Knowledge about the universality of the process is a further way to put self-esteem issues into perspective. Read about loss and how others cope, read personal stories and professional suggestions. There is no time table or specific route that one must take. Everyone’s process is different, individual progress is the norm.

Acceptance Is The Key

Ultimately, the grieving will lead to acceptance and moving on. Acceptance does not mean that the loss is viewed favorably or that now life goes on as usual. It merely means that the hurt is in a place where day to day functioning can proceed, that one can live life again. The pain is moved from encompassing every waking and sleeping hour to being on the periphery, still able to be touched, but not overwhelming.

Acceptance of loss is the key to moving on. In order to accept loss, a series of processing emotions must occur. Reviewing thoughts and feelings, preferably with another person and/or in your writing will lead to relief.

The emotional pain can be devastating; the person may have gotten stuck in the loss, often because of fear–fear that the emotional pain will be too much to handle. It often feels like the emotional pain will destroy the person, if allowed into awareness. Emotional pain is scary, in itself, emotional expression will build tolerance, and eventually, will move the person into acceptance.

“I’ll Just Stuff It”

The resistance to feeling the emotions is often carried out by avoidance–avoidance of thinking about the events of the loss. Distraction by immersing one’s self in extraneous activities, even “running” from one activity to the next, prevents thoughts, let alone emotions, from being brought into awareness.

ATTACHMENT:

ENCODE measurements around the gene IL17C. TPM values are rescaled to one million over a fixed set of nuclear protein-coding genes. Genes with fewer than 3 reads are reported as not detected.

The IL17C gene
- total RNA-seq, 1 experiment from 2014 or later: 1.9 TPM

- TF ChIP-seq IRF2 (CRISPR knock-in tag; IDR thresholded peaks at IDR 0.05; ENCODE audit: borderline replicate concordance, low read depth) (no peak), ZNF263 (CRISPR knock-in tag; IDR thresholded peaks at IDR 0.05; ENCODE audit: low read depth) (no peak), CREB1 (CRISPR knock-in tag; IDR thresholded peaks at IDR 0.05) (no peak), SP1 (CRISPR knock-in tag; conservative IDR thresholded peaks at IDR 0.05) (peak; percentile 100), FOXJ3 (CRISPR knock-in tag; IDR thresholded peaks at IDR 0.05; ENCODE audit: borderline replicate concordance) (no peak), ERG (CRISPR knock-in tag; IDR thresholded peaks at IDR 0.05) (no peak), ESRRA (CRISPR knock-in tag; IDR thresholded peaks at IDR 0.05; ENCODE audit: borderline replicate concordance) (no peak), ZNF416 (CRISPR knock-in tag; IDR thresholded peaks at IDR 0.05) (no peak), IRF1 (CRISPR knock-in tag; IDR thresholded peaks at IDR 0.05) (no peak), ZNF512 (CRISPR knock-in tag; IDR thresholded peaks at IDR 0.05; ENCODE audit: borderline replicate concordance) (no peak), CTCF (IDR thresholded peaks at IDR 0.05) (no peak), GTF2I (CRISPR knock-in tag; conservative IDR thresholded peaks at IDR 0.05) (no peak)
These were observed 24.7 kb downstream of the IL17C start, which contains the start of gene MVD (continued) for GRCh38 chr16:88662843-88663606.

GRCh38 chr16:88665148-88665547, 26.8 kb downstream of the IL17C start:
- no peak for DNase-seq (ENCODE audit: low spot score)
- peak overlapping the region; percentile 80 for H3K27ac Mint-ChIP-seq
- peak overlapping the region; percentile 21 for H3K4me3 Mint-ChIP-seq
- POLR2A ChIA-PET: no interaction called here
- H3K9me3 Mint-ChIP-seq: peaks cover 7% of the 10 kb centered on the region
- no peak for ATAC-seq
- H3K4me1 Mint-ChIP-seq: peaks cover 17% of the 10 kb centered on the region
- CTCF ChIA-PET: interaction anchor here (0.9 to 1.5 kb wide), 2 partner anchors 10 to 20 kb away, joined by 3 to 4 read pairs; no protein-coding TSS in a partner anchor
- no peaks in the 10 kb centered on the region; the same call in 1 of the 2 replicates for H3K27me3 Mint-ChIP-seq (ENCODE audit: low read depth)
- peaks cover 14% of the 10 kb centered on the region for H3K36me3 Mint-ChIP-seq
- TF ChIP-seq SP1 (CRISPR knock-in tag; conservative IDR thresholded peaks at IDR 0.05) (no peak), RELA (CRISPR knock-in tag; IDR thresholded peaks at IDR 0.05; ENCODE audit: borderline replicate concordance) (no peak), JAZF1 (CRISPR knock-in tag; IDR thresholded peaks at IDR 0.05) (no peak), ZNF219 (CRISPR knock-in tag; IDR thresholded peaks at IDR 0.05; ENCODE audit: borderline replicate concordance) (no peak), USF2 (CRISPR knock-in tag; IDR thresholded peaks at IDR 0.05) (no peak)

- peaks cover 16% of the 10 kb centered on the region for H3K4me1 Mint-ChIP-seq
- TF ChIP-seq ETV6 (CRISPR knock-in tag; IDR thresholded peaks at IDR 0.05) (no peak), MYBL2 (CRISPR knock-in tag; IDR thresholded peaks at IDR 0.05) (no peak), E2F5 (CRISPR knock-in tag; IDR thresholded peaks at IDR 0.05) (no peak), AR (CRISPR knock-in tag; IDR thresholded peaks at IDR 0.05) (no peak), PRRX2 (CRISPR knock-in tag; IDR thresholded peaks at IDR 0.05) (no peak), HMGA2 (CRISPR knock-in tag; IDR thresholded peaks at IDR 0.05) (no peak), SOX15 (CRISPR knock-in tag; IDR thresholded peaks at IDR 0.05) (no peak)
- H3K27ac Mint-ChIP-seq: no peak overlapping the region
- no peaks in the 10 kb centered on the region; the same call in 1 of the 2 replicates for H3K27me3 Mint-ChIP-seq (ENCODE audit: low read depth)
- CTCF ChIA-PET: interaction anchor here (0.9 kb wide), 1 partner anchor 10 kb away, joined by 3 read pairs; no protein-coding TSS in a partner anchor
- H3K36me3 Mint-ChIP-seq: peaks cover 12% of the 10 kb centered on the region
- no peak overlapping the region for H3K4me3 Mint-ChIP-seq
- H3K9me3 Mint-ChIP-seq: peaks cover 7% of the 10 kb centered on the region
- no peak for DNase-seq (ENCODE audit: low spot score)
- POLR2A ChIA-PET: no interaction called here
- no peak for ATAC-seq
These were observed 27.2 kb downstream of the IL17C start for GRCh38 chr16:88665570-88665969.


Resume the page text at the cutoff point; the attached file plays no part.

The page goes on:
The coping mechanism of “running” may even have an appropriate place at times in the assimilation of the loss. No pain can be felt for extended periods without affecting functioning. However, when “running” never stops long enough to process loss even in a minimal way, dysfunction, likely severe depression, ultimately is a risk.

Therapy Is One Answer

Clients tell therapists, “I want to let go, I just don’t know how. I know I have to let go” Invariably, the answer is to process, work through, verbalize, feel the feelings, learn coping skills. In the big, world picture, few go to therapy, and therapy isn’t the only answer. Coping with loss is part of the human condition. For those amenable, therapeutic processing is a welcome answer. At this point the therapeutic process is one of uncovering, layer by layer, the events and pain of the original loss, moving through the loss into acceptance and eventually letting go. When coping with loss has progressed into complicated grief, therapy will restore balance.

Stay The Course

The resolution is process, process, process the loss. Don’t grieve alone. Stay in touch with your positives, those ideas that you believe about yourself that can compensate for your loss. Little by little develop a new way of being. Let the loss be a column of strength that guides you to build a new you. You never have to forget the loss, but evidently you have more work to do.